State adds 4,100 jobs in May; unemployment rate steady
Connecticut added 4,100 jobs in May to erase many of the losses experienced in March and April and put the state ahead 11,500 jobs year over year, according to a report released Thursday by the Connecticut Department of Labor.
The state’s unemployment rate remained unchanged at 4.5 percent, even as the national average dipped to 3.8 percent as announced earlier this month by the Bureau of Labor Statistics.
“There was surprising strength in retail trade and a good showing for financial activities, both of which are now ahead of last year’s pace,” Andy Condon, director of the state’s Office of Research, said.
April’s initial job loss report of 1,400 was revised to a steeper loss of 1,900. The state lost 5,400 jobs in March and April, following strong numbers in January and February.
May’s figures come from the business payroll survey by the U.S. Bureau of Labor Statistics. The state has 1,690,700 jobs and 84,900 unemployed residents.
Don Klepper-Smith, chief economist and director of research at DataCore Partners, celebrated the small victory for Connecticut, but added the state has a long way to go catch the nation and surrounding states when it comes to job recovery from the recession.
“The May jobs data was a welcomed reprieve from the job weakness seen in recent months,” he wrote in a newsletter to clients. “I would characterize the May numbers as being a ‘positive step in the right direction’ and pretty encouraging.”
The private sector grew by 4,300 jobs in May and is up 13,800 positions for the year. The government supersector lost 200 jobs in May. The state employs 229,900 government employees, down from 255,100 prior to March 2008. The number includes federal, state and local government positions, including tribal employment.
Five of the supersectors gained positions, while four lost jobs and manufacturing remained unchanged. The trade, transportation and utilities supersector led all industries with 2,600 new jobs. Mining and construction dropped 300 positions, the most of any supersector.
Connecticut has recovered 81.0 percent of the jobs lost in the recession from March 2008, to February 2010. The private sector, however, has recovered 102 percent of the jobs lost during the recession. The state needs to gain 22,600 new jobs to reach full recovery.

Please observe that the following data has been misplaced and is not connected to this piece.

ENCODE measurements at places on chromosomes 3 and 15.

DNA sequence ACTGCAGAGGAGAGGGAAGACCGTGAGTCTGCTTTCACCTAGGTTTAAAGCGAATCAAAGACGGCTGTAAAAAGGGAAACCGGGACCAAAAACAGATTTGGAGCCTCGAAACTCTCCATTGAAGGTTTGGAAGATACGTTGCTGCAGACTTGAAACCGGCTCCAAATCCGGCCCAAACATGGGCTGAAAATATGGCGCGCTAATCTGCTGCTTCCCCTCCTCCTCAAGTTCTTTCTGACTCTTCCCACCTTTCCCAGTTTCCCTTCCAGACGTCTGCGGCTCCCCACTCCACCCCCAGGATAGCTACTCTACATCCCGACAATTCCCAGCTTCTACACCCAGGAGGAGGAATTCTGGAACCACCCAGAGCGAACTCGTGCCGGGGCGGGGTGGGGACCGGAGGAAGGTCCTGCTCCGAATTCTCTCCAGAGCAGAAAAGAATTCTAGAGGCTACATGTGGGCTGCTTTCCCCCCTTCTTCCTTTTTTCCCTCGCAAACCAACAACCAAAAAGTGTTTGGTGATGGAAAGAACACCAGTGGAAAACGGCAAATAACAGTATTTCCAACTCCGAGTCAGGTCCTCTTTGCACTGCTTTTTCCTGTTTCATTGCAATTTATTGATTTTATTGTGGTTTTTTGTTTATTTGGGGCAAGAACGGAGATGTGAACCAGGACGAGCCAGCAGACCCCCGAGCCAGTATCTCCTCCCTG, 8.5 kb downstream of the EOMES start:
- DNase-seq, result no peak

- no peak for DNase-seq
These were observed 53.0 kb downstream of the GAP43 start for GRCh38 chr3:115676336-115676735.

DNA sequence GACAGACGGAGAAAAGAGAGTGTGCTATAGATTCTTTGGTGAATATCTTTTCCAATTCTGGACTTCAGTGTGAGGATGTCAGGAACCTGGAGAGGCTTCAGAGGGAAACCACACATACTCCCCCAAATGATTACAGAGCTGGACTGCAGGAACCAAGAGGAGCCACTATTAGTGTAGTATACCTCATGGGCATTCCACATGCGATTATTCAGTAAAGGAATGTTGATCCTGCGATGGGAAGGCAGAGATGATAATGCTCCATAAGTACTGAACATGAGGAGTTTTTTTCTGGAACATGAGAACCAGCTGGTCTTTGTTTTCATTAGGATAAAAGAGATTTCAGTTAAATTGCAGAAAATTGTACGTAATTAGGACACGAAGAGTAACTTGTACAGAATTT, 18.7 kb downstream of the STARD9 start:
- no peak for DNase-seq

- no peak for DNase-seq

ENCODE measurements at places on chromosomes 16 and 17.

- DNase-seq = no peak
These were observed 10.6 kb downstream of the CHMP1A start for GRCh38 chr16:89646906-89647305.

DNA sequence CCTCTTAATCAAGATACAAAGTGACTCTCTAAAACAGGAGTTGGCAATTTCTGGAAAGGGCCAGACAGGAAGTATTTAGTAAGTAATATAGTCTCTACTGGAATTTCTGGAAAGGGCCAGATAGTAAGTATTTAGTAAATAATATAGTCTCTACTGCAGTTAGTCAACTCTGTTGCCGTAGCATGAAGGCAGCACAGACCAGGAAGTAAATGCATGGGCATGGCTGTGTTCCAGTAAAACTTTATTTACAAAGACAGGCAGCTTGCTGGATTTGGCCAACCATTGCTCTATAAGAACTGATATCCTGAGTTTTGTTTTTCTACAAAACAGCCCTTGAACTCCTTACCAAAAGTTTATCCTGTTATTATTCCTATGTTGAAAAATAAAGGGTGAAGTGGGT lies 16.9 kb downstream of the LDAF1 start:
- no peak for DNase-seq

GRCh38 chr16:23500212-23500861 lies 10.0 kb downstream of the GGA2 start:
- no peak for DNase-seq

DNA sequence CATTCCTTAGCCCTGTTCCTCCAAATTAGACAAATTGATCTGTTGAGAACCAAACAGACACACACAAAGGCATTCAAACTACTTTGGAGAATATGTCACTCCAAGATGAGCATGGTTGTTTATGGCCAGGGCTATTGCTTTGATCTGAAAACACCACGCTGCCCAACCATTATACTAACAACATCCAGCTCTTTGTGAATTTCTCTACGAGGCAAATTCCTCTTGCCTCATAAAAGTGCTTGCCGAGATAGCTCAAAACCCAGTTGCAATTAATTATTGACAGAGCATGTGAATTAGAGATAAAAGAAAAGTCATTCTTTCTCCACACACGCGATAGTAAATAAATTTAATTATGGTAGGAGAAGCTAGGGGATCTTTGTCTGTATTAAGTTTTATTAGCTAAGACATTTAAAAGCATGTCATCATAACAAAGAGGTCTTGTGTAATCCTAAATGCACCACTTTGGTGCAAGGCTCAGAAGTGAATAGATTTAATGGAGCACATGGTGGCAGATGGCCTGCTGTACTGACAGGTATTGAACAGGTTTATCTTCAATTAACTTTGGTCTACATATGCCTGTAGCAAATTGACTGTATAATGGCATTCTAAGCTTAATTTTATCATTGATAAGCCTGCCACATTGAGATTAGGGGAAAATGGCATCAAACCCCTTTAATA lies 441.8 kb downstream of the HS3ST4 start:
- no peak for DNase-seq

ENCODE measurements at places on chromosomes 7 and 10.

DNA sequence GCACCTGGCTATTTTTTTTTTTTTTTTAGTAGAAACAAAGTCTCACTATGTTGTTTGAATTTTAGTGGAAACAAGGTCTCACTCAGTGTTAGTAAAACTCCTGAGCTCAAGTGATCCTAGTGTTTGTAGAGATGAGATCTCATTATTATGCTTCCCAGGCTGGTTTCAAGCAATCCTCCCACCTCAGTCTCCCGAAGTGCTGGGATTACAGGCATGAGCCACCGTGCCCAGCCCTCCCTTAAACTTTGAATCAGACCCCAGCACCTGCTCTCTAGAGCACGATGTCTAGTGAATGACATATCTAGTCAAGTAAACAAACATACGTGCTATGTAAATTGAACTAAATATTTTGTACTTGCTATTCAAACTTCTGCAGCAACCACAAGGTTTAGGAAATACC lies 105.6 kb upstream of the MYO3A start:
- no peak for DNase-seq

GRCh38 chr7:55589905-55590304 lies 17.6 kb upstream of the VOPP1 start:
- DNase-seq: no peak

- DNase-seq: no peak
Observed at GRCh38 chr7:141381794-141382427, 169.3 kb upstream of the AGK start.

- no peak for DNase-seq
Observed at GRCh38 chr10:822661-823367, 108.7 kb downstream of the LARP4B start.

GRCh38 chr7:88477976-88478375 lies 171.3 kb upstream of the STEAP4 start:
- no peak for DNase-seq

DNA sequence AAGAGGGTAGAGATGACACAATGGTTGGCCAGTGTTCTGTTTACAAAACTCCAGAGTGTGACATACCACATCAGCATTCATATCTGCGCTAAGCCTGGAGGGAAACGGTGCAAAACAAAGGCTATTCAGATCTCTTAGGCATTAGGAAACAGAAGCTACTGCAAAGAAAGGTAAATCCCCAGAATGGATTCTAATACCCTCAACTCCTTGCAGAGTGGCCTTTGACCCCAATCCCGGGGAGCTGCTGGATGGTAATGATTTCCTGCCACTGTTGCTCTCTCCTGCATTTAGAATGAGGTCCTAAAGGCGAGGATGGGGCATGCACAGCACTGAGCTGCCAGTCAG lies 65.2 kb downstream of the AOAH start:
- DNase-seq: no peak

Five of the six Labor Market Areas gained jobs with the Bridgeport-Stamford-Norwalk LMA breaking even. Hartford led the way with a gain of 900 positions. Danbury added 200 jobs.
“It was a good (job) increase and it was broad-based with five of six labor markets gaining jobs and five of the supersectors gaining positions,” Pete Gioia, an economist with Connecticut Business & Industry Association, said. “Overall, it was a positive report. The one concern I do have is the labor force data, which decreased by 2,500 last month.”
Gioia said the 11,000 jobs gained year over year could become a yearly increase of 30,000 positions by the end of the year if the trend continues.
“But can we do it?” he said.
Gov. Dannel P. Malloy touted the state’s efforts to bolster the state’s private sector, while shrinking the government.
“Today’s job numbers demonstrate that Connecticut has more private sector jobs than we did before the Great Recession,” Malloy said in a statement. “It also reflects the fact that government is smaller today than when I took office — just as I promised to do eight years ago.”
Malloy said the state workforce, excluding higher education, is 13 percent smaller than it was when he took office.
Average hourly earnings increased 48 cents year over year to $31.51.
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